These suspensions are granted in one-year increments and they are not to exceed a total of three years for the first two conditions listed above or a total of three years for the third condition.

If you are able to receive a suspension, the eight-year period for completing your service obligation is put “on hold” during the suspension period. An example is if you receive a one-year suspension after two years of the eight-year period then you would have six years left to complete the service obligation as soon as that postponement period ends.

Now if one were to pass way or become permanently disable then the Teach Grant service obligation may be cancelled. A call or order for military active duty for a period that exceeds three years can able to grounds for a discharge.

Multiple TEACH Grants

possible. This may open up a can of worms and therefore you would be considered for two Teach Grant service obligations.

The benefit is that even though that aforementioned can of worms opened, you will be able to double-count your teaching after graduation. So you would only have to teach for a total of four years to satisfy the requirements of both of the TEACH grant service obligations.

This is an interesting strategy so keep it in your back pocket just in case.

TEACH Grant Annual Certification  

Another key component in this is this the Annual Certification. Now recently the U.S. Department of Education has made a standardized annual certification date for all the recipients of the TEACH Grant. This is to simplify the annual certification by having only one date. That date is October 31st!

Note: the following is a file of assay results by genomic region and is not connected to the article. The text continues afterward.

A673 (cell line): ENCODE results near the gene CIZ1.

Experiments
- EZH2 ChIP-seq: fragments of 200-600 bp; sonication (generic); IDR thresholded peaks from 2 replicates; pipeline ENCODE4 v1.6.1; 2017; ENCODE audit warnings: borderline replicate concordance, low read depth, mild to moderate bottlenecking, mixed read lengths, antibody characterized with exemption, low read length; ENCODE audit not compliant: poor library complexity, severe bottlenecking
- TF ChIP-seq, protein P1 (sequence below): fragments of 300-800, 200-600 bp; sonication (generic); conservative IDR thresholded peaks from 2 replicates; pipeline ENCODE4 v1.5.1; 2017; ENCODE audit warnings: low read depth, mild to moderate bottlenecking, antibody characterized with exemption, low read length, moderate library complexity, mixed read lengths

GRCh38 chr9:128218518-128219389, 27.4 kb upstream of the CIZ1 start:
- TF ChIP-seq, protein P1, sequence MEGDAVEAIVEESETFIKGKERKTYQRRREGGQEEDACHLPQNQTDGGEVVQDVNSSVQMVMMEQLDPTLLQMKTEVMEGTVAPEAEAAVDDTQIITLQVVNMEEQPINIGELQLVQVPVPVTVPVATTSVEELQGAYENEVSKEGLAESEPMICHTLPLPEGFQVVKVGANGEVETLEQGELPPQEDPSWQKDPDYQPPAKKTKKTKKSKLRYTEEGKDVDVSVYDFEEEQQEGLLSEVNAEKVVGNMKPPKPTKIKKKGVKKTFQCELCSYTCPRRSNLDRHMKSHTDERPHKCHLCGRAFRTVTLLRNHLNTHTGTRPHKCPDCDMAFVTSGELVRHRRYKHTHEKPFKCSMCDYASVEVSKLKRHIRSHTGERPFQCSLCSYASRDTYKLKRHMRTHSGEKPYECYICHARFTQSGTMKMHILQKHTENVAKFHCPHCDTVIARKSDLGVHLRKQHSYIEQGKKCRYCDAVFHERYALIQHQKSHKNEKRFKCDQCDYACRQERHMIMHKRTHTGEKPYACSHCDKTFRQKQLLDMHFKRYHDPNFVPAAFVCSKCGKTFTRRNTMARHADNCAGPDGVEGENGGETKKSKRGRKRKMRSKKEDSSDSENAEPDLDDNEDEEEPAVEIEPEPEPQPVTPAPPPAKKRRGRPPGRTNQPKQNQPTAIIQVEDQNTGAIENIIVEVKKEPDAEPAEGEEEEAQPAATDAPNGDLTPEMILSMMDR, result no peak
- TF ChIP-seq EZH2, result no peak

At the beginning of October, the TEACH Grant servicer, FedLoan Servicing will notify you to let you know how to submit proper documentation of progress towards you TEACH Grant service obligations or certification of intent.

Please note that if you do not submit the documentation by October 31st, and do not respond to the communication then you grants will be converted to Direct Unsubsidized Loans.

Next steps if Interested in The TEACH Grant

So what do you do next?

The best advice I can give is to truly look inside yourself and make sure this is what you want to do. It’s a commitment. Not only all the pre-work involved but you also have to submit an annual certification to continue to be eligible.

  • Do your homework
  • Compared what we will borrow vs the return on investment for your degree (This is a big one)
  • Per the BLS Kindergarten and Elementary School Teachers are slated to grow about 7% which is about fast as average for ALL occupations!!!

Tuition Drop Podcast

You can check out our episode of the Tuition Drop Podcast on TEACH Grants below!

Tuition Drop Podcast – TEACH Grants